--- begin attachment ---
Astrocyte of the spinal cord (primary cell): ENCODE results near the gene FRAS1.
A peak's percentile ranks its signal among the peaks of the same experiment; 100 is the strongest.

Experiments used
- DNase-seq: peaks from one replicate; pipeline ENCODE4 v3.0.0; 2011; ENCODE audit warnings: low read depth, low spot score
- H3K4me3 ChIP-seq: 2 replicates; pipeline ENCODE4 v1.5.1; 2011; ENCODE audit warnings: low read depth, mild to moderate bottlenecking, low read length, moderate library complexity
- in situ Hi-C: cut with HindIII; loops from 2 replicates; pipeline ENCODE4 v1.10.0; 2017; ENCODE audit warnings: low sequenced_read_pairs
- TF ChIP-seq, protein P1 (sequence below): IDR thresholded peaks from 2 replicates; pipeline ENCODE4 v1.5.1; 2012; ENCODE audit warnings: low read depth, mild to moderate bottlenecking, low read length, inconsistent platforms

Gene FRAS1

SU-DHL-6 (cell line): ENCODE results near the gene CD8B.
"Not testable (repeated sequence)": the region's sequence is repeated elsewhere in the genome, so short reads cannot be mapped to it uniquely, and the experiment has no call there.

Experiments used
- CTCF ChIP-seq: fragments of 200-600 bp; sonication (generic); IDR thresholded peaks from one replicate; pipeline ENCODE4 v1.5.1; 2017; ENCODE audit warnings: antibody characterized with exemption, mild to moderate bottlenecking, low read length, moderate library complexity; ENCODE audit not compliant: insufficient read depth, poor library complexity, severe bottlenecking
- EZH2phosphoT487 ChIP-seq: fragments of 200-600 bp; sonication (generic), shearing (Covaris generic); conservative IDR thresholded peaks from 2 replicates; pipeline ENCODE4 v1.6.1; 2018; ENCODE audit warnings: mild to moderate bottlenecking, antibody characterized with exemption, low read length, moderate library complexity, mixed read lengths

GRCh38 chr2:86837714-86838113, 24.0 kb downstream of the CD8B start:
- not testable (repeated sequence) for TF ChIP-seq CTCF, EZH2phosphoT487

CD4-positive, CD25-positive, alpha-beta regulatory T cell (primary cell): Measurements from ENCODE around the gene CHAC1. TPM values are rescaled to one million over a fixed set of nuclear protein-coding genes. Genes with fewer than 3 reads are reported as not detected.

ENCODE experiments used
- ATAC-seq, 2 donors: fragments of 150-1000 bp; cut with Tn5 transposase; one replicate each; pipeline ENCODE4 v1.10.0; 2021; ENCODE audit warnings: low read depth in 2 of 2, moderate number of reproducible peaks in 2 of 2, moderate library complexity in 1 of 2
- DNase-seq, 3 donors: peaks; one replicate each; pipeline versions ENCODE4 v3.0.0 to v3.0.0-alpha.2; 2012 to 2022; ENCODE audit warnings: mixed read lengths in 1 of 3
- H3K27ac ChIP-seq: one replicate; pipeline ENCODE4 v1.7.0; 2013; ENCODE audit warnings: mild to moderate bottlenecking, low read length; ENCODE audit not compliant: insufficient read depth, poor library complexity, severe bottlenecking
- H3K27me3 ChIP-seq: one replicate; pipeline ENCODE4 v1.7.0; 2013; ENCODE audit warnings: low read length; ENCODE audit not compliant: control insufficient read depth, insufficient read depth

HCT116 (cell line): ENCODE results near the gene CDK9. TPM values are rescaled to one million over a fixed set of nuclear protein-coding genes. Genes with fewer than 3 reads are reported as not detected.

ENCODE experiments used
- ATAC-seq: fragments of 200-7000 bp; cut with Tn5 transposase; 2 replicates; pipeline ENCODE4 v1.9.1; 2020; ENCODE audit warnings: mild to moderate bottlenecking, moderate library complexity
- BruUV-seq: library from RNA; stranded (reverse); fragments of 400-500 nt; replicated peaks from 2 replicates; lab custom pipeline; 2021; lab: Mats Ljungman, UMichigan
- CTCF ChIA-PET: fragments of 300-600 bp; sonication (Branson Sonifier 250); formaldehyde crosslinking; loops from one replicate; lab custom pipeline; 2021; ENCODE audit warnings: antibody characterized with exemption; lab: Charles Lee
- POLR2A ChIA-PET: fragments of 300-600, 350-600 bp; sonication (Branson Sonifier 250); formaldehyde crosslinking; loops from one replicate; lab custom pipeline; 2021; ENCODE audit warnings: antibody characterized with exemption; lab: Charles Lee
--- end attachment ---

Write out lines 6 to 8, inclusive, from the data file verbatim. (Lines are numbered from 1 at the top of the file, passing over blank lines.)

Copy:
- in situ Hi-C: cut with HindIII; loops from 2 replicates; pipeline ENCODE4 v1.10.0; 2017; ENCODE audit warnings: low sequenced_read_pairs
- TF ChIP-seq, protein P1 (sequence below): IDR thresholded peaks from 2 replicates; pipeline ENCODE4 v1.5.1; 2012; ENCODE audit warnings: low read depth, mild to moderate bottlenecking, low read length, inconsistent platforms

Gene FRAS1